abstracted by Bukata found a 60 percent increase in medication administration, lab testing and ECG orders following EHR implementation.
Dr. Bukata attributes this phenomenon to the growing use of order sets, and his theory squares well with my own experience. Order sets certainly have their good points. They can be ordered in triage, which should expedite the care process and enhance throughput.
Except it doesn't always work that way. According to Dr. Bukata
"I can just see how order sets are created. A bunch of doctors get around a table and start throwing out tests for the 'chest pain' order set. Before you know it you have all sorts of tests that one doctor or another likes … Everybody gets to add their favorites. The next thing you have is a 60 percent increase in testing."
Now I don't have any personal knowledge of this process, but I can vouch for the fact that many doctors consider these order sets as overkill. And I can also assure you that at many hospitals, it's a giant hassle to customize the chart so that only the necessary tests get ordered. (In many cases, the physician must actually chase down someone from the IT department to get the job done.) No wonder busy providers sometimes throw up their hands and order the laundry list of tests, despite the high costs and drain on resources.
Solution: Scribes as a "Game Changer"
So given that EHRs are here to stay, what's a frazzled provider to do? A possible solution raised by Bukata is the utilization of scribes. And of course, that's a suggestion I can enthusiastically support. Having worked on a number of EHR implementations, I don't think it's possible to overstate the positive effect scribing can have on a struggling department.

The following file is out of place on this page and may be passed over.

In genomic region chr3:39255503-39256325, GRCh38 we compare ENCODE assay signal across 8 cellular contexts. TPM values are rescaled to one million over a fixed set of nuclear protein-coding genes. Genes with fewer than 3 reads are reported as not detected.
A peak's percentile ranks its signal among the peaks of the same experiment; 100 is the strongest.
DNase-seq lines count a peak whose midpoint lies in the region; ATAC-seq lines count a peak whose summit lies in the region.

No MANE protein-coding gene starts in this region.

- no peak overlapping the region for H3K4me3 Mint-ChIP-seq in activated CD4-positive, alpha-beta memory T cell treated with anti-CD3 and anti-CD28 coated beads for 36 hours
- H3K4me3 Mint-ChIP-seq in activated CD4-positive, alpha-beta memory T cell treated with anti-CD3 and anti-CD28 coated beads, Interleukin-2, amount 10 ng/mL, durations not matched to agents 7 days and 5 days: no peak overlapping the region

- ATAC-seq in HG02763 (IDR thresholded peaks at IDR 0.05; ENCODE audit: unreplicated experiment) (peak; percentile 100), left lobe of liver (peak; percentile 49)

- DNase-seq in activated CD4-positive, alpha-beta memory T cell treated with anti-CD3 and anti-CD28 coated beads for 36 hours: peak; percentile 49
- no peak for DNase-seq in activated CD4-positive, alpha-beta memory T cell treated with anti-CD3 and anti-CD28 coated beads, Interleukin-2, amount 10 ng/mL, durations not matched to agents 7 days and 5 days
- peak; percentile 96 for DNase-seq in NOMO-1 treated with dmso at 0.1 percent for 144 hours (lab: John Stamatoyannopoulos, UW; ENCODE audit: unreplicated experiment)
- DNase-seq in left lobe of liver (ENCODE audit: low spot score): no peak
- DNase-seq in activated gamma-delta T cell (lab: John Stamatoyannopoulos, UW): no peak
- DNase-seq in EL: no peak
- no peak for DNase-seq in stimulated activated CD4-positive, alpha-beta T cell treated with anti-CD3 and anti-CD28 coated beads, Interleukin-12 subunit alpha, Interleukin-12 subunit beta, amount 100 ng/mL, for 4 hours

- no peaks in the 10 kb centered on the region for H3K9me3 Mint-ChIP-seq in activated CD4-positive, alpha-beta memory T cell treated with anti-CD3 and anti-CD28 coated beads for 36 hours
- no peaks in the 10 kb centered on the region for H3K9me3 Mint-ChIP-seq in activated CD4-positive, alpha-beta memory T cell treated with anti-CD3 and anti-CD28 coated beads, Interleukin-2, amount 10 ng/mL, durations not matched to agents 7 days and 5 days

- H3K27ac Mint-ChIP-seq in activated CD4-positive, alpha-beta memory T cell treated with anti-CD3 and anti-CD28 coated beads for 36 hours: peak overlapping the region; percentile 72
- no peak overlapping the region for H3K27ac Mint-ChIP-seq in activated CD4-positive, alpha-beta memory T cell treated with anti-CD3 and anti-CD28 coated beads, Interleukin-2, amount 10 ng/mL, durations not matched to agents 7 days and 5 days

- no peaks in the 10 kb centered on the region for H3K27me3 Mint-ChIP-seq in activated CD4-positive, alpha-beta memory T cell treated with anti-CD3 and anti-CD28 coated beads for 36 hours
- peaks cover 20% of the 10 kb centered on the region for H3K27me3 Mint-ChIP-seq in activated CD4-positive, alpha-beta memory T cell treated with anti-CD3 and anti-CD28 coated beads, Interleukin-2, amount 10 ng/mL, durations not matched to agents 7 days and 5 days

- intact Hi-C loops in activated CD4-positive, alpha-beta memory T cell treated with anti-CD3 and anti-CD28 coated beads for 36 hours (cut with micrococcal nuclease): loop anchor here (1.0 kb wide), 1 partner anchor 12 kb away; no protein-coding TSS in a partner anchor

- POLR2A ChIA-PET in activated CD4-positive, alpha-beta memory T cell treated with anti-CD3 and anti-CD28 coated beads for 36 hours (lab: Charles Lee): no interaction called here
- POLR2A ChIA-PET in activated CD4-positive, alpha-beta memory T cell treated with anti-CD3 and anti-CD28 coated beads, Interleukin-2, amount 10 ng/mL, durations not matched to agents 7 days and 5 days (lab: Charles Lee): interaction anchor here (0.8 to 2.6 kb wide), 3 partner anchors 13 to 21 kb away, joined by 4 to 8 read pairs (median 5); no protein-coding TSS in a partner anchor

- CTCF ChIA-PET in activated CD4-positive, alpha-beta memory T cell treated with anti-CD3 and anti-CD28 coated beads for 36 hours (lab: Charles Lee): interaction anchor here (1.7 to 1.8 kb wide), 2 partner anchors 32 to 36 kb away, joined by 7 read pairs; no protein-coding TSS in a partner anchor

Case in point: I recently worked on a scribe program startup at an ED that had just implemented a new EHR. Productivity was suffering, and the providers were putting in long hours on data entry. When the scribes came on the scene, they were practically ecstatic. You could almost see the weight lifting from their shoulders. They joked about not knowing what to do with all of their free time. One of the doctors called the scribe program a "game changer."
Administrators sometimes worry that scribes will make patients uncomfortable. However, sitting at a computer terminal battling with a keyboard doesn't exactly advance the provider-patient relationship. In my experience, patients love the idea of a scribe, so long as the person's role is explained up front. And even more, they love having their provider's undivided attention.
Okay, maybe it's a little self-serving for a scribe trainer to extoll the benefits of scribing. But when you hear story after story from stressed out providers who want nothing more than to be there for their patients, you tend to form strong opinions on this topic.
Just the other day, as I was leaving my shift, I ran into our hospital's newest emergency physician. "You're not leaving, are you?" she asked with genuine panic in her voice. "I've never used an EHR in my life! Please, I need your help."
So I hung up my coat, and within a few hours, she'd made remarkable progress. I drove home tired, but confident that she'd now be more available for her patients and colleagues.
And honestly, until we have smarter, user-friendlier EHRs, I think I better resign myself to being a first responder of sorts. Or at least a lot of long shifts and crock-pot dinners.
[Image credit: "Dr. Danny Sands with his patient e-Patient Dave deBronkart"
by Jerry Berger, Beth Israel Deaconess Medical Center licensed under CC BY-SA 4.0